Whale shark caught in fishing net freed in Quezon | Inquirer News

Whale shark caught in fishing net freed in Quezon

By: - Correspondent / @dtmallarijrINQ
/ 12:24 PM August 25, 2021

Whale Shark

INTERACTION Whale sharks, which feed in waters around the Philippines, are known to be “gentle giants” of the sea and do not pose danger to humans. —FERDINAND EDRALIN / CEBU DAILY NEWS

LUCENA CITY––A three-meter long whale shark (Rhincodon typus) was released to sea on Tuesday after getting trapped in a fishing net in Lamon Bay off Atimonan town in Quezon province, the Department of Environment and Natural Resources (DENR) reported Wednesday.

Ann Hazel Javier, senior communications development officer in DENR-Calabarzon, said in a statement that coastal residents spotted the whale shark around 10 a.m. while entangled in a fishing net near the shoreline of Barangay Angeles.


At least 30 fishermen and some villagers worked together to free the gentle marine giant, which had no visible injuries, back to the sea.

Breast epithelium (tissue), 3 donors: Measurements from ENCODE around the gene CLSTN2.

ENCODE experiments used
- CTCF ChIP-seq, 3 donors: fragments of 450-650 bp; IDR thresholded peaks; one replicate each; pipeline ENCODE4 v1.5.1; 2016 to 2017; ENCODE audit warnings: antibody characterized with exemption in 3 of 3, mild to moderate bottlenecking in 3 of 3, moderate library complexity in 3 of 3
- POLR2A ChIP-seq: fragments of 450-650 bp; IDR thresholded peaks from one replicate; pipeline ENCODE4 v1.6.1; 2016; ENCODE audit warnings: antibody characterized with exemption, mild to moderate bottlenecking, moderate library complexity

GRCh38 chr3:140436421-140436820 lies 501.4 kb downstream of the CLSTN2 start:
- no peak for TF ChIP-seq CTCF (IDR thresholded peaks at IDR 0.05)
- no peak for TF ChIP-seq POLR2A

Nilo Tamoria, DENR-Calabarzon director, said the presence of the whale shark in the area may indicate a “rich marine biodiversity.”

“We need to continue to conserve and protect the marine ecosystem,” Tamoria stressed.

He reminded the public “not to touch a whale shark” when they encounter one.

“It is also advised not to feed the species as it can alter their behavior and pose a harmful effect on them,” he explained.

The DENR urged the public to report any sighting of whale sharks to their nearest office.

The International Union for Conservation of Nature classifies whale sharks as “endangered.”


Sea patrol volunteers in Lucena and other southern towns up to the Bondoc Peninsula have reported seeing whale sharks in Tayabas Bay.

But although Republic Act No. 8550 and the Fisheries Administrative Order No. 193 give legal protection to the fish species, records show that whale sharks disappeared from Lamon Bay in the 1980s, as fishermen slaughtered them for meat.

Blast fishing and other irresponsible fishing methods also drove the sea creatures out of Quezon’s seas.

In 2015, a dead giant sperm whale was found stranded in Lamon Bay in Calauag town.

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The death of the 40- to 50 ton-sperm whale and 55.7 feet long was linked to illegal and overfishing in the area.

TAGS: Atimonan, DENR, Lamon Bay, Regions, Whale shark

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